Resumes and other Accoutrements

So maybe you’ve been job hunting for a while now, sending your resume to 30+ companies - with zero responses. Feels like you submitted your resume to a black hole, right? Is it your resume... or something else? Why won’t someone call you back?

Chances are it is your resume - but it might require more than your resume too.

Of the resumes I've seen in my career, most people list responsibilities as details of their work experience - and nothing else. What's missing is the IMPACT that was made while working there. The best resumes are the ones that answer the question "So what!?".  'So what' that you built a training program. 'So what' that you organized the marketing materials. In what context did you do these things and for what purpose? The more your Experience bullets can answer these questions, the stronger your resume will be. Also, be sure to include key words so that robots will find your resume. And makes sure it's customized for the job you're applying for. Recruiters can identify the 'generic' ones.

With more tips on great resumes in the tweets to come this week on Twitter, let me also elaborate on the things OTHER THAN a resume that you may also want to consider. In today’s job market, a powerful resume might be enough to get that phone interview, but you might need a few more things in your corner to get that and more. Here are some important tips to follow to increase your chances of getting some feedback from that 'black hole'.

1. Be clear about what you’re looking for
The more clearly you know what you're looking for, the more customized your resume will be and therefore, more effective in getting that perfect job. How you respond to the questions during an interview and what you ask the employer in return will also be more powerful. So if you want to land that perfect job, be sure to narrow your search and be sure it's the right next job for you.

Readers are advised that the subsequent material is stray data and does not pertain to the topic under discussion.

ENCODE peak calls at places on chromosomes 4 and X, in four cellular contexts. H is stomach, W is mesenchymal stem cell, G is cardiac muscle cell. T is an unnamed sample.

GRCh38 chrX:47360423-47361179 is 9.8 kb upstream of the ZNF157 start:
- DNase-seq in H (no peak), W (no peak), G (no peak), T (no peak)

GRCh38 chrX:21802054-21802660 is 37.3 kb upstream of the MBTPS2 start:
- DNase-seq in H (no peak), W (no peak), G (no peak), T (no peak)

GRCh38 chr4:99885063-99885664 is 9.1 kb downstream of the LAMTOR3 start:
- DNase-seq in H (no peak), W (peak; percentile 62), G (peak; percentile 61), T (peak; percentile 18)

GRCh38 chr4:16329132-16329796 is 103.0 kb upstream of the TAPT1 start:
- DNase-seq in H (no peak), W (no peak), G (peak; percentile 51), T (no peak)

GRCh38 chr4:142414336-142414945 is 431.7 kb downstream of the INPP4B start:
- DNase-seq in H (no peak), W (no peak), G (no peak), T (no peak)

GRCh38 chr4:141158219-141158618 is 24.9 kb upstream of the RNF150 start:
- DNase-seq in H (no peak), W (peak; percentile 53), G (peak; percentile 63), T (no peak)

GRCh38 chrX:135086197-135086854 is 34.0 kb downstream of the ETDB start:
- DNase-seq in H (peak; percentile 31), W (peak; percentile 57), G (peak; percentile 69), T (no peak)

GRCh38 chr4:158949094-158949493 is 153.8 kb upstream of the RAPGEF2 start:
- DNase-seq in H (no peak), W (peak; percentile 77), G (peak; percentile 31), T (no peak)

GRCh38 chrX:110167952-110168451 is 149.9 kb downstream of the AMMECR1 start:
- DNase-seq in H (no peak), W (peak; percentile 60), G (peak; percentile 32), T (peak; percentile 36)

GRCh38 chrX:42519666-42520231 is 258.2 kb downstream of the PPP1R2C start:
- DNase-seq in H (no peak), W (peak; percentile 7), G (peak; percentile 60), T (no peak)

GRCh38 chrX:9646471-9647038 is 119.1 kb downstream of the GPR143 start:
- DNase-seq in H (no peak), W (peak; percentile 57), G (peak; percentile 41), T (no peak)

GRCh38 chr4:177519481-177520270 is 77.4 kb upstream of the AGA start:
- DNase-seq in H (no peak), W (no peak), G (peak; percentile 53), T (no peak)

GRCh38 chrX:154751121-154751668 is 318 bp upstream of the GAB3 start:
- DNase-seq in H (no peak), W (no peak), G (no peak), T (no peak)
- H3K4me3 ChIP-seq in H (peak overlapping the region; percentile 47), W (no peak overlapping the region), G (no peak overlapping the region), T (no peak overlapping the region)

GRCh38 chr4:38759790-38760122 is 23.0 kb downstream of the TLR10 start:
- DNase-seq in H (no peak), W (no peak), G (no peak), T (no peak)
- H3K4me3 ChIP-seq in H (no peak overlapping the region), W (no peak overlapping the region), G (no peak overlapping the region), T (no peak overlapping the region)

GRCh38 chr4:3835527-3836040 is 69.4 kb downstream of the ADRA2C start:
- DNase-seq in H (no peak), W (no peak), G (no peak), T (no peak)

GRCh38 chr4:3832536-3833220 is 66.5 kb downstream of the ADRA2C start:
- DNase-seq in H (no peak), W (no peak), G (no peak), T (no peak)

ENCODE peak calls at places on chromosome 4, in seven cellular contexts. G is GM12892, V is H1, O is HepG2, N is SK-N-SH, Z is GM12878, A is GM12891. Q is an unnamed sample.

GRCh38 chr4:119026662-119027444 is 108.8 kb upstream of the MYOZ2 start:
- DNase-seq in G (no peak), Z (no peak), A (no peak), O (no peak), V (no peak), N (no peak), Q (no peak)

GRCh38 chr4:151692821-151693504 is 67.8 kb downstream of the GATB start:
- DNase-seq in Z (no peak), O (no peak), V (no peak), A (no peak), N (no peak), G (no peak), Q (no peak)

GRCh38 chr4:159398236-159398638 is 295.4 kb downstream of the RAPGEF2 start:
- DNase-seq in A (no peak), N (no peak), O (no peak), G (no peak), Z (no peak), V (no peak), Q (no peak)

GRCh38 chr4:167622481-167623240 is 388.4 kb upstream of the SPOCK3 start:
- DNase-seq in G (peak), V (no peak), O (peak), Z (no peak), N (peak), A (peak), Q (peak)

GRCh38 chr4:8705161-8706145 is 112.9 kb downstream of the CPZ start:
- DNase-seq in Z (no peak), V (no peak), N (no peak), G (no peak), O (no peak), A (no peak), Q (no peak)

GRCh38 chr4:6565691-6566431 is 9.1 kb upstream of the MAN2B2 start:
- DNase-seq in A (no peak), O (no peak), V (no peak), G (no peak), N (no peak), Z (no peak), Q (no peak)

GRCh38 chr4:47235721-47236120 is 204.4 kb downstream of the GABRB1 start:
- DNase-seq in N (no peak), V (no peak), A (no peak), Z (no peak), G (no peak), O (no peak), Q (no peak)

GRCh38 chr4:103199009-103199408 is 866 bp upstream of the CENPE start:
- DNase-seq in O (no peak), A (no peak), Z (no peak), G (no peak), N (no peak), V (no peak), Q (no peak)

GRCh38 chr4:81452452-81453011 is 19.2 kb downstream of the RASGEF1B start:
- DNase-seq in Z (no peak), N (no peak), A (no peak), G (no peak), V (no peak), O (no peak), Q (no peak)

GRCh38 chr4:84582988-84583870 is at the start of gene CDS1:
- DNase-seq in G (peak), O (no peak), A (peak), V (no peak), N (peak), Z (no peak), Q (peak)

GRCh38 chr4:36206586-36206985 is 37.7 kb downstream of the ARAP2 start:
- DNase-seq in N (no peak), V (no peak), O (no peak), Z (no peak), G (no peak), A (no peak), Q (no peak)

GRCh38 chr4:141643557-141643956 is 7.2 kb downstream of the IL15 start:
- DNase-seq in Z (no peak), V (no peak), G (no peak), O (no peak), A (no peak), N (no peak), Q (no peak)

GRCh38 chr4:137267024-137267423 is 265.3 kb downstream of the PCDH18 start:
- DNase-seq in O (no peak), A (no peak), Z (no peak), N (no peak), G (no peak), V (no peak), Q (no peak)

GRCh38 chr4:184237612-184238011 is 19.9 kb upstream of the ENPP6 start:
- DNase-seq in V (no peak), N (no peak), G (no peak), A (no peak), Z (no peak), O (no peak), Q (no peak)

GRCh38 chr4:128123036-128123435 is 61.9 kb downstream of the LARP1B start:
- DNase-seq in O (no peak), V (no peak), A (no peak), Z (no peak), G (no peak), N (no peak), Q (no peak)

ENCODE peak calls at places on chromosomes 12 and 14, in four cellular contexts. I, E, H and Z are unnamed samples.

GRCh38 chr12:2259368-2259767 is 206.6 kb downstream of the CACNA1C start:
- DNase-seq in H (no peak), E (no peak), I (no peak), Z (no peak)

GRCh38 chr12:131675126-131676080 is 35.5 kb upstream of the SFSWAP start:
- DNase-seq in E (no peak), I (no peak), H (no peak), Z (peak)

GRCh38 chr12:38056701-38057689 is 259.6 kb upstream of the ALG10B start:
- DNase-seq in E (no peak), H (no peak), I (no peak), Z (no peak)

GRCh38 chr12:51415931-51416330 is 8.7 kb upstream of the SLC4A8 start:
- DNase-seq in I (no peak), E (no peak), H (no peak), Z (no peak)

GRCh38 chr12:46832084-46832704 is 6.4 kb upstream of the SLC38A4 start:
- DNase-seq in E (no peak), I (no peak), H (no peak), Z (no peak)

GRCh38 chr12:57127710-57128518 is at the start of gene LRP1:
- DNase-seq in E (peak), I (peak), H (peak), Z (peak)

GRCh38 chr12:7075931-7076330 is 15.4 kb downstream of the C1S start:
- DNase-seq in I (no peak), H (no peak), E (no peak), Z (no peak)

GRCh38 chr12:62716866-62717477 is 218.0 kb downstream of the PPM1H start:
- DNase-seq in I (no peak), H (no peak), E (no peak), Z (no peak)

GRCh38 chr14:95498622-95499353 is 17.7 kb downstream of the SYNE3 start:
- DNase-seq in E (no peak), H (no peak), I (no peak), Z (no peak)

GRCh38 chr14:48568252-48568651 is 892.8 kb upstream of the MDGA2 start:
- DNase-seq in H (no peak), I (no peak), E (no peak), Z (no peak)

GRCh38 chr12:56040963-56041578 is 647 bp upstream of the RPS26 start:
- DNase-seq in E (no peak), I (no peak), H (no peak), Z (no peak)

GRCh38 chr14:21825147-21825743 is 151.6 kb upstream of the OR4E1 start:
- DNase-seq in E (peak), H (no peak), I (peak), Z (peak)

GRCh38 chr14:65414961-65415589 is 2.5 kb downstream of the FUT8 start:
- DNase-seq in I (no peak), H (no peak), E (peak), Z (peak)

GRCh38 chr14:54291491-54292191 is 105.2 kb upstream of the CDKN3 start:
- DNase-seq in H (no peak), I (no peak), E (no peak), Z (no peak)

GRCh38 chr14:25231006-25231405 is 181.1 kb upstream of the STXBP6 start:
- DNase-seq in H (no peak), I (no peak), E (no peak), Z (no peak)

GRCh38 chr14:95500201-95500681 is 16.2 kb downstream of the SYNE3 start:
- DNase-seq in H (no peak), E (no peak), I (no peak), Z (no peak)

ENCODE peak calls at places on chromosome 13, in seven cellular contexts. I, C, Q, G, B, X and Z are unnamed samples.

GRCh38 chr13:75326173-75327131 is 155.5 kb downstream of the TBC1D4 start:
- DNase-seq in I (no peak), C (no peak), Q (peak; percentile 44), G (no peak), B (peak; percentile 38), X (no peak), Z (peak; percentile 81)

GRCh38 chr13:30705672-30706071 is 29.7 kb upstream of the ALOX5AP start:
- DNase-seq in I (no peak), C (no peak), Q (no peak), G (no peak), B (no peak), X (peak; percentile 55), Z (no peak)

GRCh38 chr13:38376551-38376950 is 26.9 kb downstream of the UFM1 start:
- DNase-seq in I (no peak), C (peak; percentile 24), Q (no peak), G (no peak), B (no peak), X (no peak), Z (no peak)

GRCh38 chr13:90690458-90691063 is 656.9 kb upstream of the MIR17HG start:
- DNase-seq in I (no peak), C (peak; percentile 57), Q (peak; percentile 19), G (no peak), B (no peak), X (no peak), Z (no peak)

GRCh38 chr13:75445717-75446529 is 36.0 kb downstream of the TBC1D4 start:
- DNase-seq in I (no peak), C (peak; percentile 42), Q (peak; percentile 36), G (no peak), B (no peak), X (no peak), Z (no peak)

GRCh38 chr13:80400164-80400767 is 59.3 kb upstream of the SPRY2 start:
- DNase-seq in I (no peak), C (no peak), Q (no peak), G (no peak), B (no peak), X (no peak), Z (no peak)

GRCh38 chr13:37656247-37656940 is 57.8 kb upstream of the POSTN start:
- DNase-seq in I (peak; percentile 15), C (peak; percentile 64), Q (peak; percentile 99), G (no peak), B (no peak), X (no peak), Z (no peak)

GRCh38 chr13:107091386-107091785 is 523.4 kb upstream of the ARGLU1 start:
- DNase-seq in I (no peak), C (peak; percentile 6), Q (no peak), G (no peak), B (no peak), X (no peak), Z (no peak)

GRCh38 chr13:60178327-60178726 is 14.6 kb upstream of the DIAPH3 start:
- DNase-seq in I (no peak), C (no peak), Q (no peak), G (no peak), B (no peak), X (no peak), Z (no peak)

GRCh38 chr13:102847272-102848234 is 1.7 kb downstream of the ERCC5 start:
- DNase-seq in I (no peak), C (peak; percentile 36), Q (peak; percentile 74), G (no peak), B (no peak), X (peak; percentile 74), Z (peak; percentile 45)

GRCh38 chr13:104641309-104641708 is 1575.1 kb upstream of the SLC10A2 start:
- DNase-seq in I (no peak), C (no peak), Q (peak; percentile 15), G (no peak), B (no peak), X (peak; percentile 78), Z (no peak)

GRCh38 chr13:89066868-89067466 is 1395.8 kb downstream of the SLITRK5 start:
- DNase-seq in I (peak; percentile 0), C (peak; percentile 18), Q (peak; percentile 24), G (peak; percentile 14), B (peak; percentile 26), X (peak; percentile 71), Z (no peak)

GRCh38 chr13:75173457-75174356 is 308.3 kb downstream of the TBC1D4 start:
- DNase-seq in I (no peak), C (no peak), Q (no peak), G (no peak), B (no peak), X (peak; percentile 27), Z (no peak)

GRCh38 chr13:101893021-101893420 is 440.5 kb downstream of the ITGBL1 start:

2. Write a Powerful Resume
Most resumes are a bit diluted, because they don't have the 'context' and 'results' of their responsibilities. Kinda like saying "I cleaned the basement" but without knowledge of how messy it was to begin with or how long it took you or what it looked like when you were done - then it's kinda weak. While you should look for great formats and perfect punctuation, pay attention to the richness of content too. This can make all the difference. [And look for tweets the week of June 25 for further tips in how to build that awesome resume.]

3. Make sure LinkedIn matches your Resume
LinkedIn is essentially your resume - online - with other interactive links and personal connections. If you update your resume, you should update your LinkedIn profile too. They should virtually match. Refer to this article from topresume.com for tips in how to best use LinkedIn to find a job.

4. Have a cover letter template ready to go
Along with your resume, have a cover letter template that fits the current trends and is customized to the job you're applying for. Be sure to pull out a personal story that matches the job posting and/or company culture. You might also consider using a different personal story per job application to really make it fit.

5. Know how to use your network (LinkedIn / Digital or real life)